GLI2 activity can be regulated by different posttranslational modifications as well as epigenetically through histone-modifying enzymes. Acetylation of GLI2 on K757 by the histone acetyltransferase CREB-binding protein (CBP) decreases its transcriptional activity by interfering with target gene promoter interaction. Upregulation of Histone Deacetylase 1 (HDAC1) increases GLI1 and GLI2 activity. This pathway is antagonized by an E3 ubiquitin ligase that targets HDAC1 for degradation (Hui and Angers 2011). Sumoylation of GLI2 by PKA at K630 and K716 results in the recruitment of Histone Deacetylase 5 (HDAC5) which in turn inhibits GLI2 transcriptional activity as GLI2 is prevented from localizing to the nucleus (Mccleary-Wheeler 2014). Two dual specificity tyrosine-regulated kinases, DYRK1B and DYRK2, also inhibit GLI2 by targeting it for proteosomal degradation (Hui and Angers 2011).

GLI2 Signaling Pathways

The Hedgehog (HH) signaling pathway has been considered the canonical mechanism which activates GLI proteins. The pathway derives its name from the HH ligand of which three mammalian homologues exist: Sonic (SHH), Desert (DHH), and Indian (IHH). HH binds to Patched (PTCH1), a 12-pass transmembrane protein that inhibits another 7-pass transmembrane protein, Smoothened (SMO). Upon HH binding to PTCH1, both molecules are degraded, releasing the inhibitory effect on SMO. Following phosphorylation by CK1 and G-protein-coupled kinase 2 (GRK2), SMO migrates to the base of the primary cilium via Kif3a, a kinesin motor protein (Pak and Segal 2016). HH binding also initiates the degradation of Gpr161, an activator of PKA. Active SMO further inhibits PKA, preventing the initial phosphorylation of GLI2. Without first being primed by PKA, GSK3β is unable to phosphorylate GLI2, while CK1 phosphorylates GLI2 at multiple alternative sites. SuFu is destabilized and the complex dissociates, releasing GLI2 in its activator form (GLI2A), now able to translocate to the nucleus to initiate transcription of target genes (Gorojankina 2016).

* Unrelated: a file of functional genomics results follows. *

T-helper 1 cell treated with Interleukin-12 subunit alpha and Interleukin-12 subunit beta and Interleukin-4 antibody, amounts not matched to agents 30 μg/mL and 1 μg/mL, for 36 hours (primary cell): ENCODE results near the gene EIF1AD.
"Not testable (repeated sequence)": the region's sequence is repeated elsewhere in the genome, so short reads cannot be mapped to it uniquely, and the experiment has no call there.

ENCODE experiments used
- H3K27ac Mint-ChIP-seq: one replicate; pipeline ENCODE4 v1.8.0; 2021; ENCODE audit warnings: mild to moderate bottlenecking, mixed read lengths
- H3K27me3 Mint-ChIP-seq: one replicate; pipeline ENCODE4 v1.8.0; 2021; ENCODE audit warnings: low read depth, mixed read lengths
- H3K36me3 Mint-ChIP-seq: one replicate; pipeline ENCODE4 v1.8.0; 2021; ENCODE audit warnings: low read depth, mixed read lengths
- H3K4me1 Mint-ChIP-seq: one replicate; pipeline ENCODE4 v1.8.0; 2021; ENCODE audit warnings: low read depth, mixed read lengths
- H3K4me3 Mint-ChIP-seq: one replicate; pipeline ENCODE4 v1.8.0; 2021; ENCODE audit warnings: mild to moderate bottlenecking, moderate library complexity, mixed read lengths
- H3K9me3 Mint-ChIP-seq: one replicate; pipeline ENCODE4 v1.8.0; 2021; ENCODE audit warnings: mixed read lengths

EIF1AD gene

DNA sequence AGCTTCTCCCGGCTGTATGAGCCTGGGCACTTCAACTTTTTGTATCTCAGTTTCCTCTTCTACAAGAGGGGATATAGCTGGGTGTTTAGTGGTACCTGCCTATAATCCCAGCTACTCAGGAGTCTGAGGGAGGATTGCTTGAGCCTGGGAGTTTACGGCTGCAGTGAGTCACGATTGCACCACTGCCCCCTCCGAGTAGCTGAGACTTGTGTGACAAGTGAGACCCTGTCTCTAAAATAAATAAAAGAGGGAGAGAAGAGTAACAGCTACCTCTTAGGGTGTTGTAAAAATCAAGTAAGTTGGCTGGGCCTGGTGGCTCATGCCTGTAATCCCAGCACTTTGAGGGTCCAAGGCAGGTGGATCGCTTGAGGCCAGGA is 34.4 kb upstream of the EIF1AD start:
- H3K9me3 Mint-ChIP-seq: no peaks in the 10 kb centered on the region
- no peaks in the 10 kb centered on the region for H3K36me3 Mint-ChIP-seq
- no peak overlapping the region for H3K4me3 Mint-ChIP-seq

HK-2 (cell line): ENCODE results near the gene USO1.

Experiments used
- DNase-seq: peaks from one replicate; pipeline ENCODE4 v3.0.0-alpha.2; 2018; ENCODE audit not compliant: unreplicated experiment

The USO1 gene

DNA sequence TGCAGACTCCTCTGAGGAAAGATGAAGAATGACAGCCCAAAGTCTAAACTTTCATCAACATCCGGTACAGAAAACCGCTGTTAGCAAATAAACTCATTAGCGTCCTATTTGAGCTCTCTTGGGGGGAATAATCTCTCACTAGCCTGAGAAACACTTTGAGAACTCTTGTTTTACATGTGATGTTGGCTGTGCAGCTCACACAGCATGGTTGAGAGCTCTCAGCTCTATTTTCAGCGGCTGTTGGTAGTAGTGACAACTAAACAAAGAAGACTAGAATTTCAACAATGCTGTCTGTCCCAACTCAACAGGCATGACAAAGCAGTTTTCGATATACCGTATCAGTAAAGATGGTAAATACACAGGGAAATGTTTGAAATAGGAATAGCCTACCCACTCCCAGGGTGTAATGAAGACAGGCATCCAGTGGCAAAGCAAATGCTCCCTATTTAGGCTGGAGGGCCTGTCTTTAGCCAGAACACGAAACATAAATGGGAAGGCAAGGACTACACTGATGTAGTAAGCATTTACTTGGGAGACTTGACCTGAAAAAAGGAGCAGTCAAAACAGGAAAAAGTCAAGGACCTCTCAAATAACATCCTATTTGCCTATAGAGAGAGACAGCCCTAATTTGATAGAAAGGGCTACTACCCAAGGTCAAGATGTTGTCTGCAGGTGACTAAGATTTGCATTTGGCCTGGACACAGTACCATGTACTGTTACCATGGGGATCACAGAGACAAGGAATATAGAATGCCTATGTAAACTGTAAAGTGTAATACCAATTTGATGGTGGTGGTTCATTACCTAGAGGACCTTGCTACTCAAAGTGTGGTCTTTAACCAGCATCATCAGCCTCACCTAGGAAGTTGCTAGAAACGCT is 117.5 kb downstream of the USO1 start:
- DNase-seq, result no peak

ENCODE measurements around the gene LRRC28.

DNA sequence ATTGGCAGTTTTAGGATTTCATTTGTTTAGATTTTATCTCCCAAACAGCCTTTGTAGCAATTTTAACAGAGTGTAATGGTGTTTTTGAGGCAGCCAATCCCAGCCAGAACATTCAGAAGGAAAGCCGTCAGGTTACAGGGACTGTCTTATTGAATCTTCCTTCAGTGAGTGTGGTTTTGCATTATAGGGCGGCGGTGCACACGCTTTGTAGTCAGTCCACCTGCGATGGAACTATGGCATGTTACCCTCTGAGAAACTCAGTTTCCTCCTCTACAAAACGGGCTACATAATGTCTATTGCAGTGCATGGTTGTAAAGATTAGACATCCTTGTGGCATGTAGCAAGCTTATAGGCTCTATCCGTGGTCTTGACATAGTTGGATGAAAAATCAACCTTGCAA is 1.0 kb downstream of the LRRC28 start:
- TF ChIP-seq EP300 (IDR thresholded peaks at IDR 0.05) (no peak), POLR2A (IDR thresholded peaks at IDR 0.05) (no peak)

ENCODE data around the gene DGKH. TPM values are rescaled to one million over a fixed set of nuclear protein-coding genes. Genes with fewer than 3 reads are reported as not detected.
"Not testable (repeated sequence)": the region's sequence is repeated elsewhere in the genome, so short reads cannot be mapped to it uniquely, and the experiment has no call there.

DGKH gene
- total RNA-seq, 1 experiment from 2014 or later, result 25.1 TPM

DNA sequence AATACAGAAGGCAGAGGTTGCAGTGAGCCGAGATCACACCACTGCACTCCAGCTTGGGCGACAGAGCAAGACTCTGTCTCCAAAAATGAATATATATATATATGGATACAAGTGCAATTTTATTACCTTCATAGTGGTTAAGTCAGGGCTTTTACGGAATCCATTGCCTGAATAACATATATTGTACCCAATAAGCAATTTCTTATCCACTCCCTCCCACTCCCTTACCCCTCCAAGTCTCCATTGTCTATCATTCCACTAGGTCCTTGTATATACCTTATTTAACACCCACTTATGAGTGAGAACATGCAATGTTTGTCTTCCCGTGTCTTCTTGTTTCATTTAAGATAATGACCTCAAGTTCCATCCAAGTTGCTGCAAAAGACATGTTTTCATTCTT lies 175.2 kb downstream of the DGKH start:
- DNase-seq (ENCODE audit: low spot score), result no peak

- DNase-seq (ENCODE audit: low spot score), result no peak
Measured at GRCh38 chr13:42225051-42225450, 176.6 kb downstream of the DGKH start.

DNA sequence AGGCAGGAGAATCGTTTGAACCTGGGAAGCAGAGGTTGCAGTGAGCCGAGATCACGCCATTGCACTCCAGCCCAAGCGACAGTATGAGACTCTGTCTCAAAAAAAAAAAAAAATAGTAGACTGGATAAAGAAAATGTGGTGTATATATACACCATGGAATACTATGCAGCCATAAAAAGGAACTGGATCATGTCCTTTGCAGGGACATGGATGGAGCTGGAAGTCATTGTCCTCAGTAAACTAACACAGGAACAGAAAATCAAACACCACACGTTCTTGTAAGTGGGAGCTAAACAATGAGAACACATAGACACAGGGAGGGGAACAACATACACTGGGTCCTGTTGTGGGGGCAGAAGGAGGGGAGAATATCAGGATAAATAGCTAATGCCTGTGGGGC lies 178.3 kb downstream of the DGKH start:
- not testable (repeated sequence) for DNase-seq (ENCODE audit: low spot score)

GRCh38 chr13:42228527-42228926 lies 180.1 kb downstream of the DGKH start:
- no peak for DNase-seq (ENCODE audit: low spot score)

While canonical activation of GLI2 is certainly important, particularly in normal development, GLI2 has been shown to be activated by a handful of noncanonical pathways including KRAS, PI3K/Akt, and TGF-β (Fig. 2). An understanding of additional pathways (other than HH) that regulate GLI2 is important as noncanonical activation is often associated with GLI2 involvement in malignancy.

While activation and interaction of GLI1 with KRAS signaling has been established, little work has shown a relationship between KRAS and GLI2 (Mills et al. 2013). Recently, Wu et al. demonstrated GLI2 being elevated in tumor samples utilizing combined KRAS and androgen receptor (AR) signaling to maintain cell proliferation (Wu et al. 2016). Early studies showed that crosstalk between canonical HH signaling and PI3K/Akt was needed for stabilization and activation of GLI2 (Riobo et al. 2006). More recent evidence suggests GLI2 activation occurring via PI3K/Akt signaling independent of canonical HH signaling (Elsawa et al. 2011). GLI2 was found to be activated in bone marrow (BM) stromal cells upon ligation of CCL5 to its receptor, CCR3. Activation of GLI2 through CCR3 was found to go through PI3K/Akt and NF-κB signaling (Elsawa et al. 2011). Activation of GLI2 by PI3K/Akt signaling independent of HH signaling has been further supported by work done using renal cell carcinoma (RCC) cell lines (Zhou et al. 2016). Overexpression of Akt in RCC cells resulted in increased GLI2 mRNA expression as well as increased GLI activity, and pharmacological inhibition of Akt with perifosine resulted in decreased GLI2 mRNA expression (Zhou et al. 2016). In both of these studies treatment with the SMO inhibitor cyclopamine had no effect on GLI2 expression or GLI-mediated activity (Elsawa et al. 2011; Zhou et al. 2016).
GLI Family Zinc Finger 2, Fig. 2